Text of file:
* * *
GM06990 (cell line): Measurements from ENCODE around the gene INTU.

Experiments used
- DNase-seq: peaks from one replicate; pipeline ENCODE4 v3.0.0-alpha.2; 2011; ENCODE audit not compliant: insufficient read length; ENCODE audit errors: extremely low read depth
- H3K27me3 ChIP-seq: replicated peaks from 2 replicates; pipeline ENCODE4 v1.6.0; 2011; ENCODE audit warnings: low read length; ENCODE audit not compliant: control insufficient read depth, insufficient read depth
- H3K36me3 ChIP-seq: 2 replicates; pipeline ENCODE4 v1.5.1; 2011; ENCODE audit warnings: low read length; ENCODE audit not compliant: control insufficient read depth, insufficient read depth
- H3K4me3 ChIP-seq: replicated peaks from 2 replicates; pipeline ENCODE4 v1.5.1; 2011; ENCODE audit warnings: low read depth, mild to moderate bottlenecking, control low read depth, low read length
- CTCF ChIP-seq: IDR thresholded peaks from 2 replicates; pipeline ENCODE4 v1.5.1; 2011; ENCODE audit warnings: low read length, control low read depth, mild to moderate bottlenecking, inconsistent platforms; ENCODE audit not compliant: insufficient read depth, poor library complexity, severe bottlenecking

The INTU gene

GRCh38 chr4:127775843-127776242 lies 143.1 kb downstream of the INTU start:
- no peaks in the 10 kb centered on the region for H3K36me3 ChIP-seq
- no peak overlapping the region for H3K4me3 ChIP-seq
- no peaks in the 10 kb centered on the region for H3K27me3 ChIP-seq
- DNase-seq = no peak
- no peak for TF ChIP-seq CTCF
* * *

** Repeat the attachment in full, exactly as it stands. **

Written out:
GM06990 (cell line): Measurements from ENCODE around the gene INTU.

Experiments used
- DNase-seq: peaks from one replicate; pipeline ENCODE4 v3.0.0-alpha.2; 2011; ENCODE audit not compliant: insufficient read length; ENCODE audit errors: extremely low read depth
- H3K27me3 ChIP-seq: replicated peaks from 2 replicates; pipeline ENCODE4 v1.6.0; 2011; ENCODE audit warnings: low read length; ENCODE audit not compliant: control insufficient read depth, insufficient read depth
- H3K36me3 ChIP-seq: 2 replicates; pipeline ENCODE4 v1.5.1; 2011; ENCODE audit warnings: low read length; ENCODE audit not compliant: control insufficient read depth, insufficient read depth
- H3K4me3 ChIP-seq: replicated peaks from 2 replicates; pipeline ENCODE4 v1.5.1; 2011; ENCODE audit warnings: low read depth, mild to moderate bottlenecking, control low read depth, low read length
- CTCF ChIP-seq: IDR thresholded peaks from 2 replicates; pipeline ENCODE4 v1.5.1; 2011; ENCODE audit warnings: low read length, control low read depth, mild to moderate bottlenecking, inconsistent platforms; ENCODE audit not compliant: insufficient read depth, poor library complexity, severe bottlenecking

The INTU gene

GRCh38 chr4:127775843-127776242 lies 143.1 kb downstream of the INTU start:
- no peaks in the 10 kb centered on the region for H3K36me3 ChIP-seq
- no peak overlapping the region for H3K4me3 ChIP-seq
- no peaks in the 10 kb centered on the region for H3K27me3 ChIP-seq
- DNase-seq = no peak
- no peak for TF ChIP-seq CTCF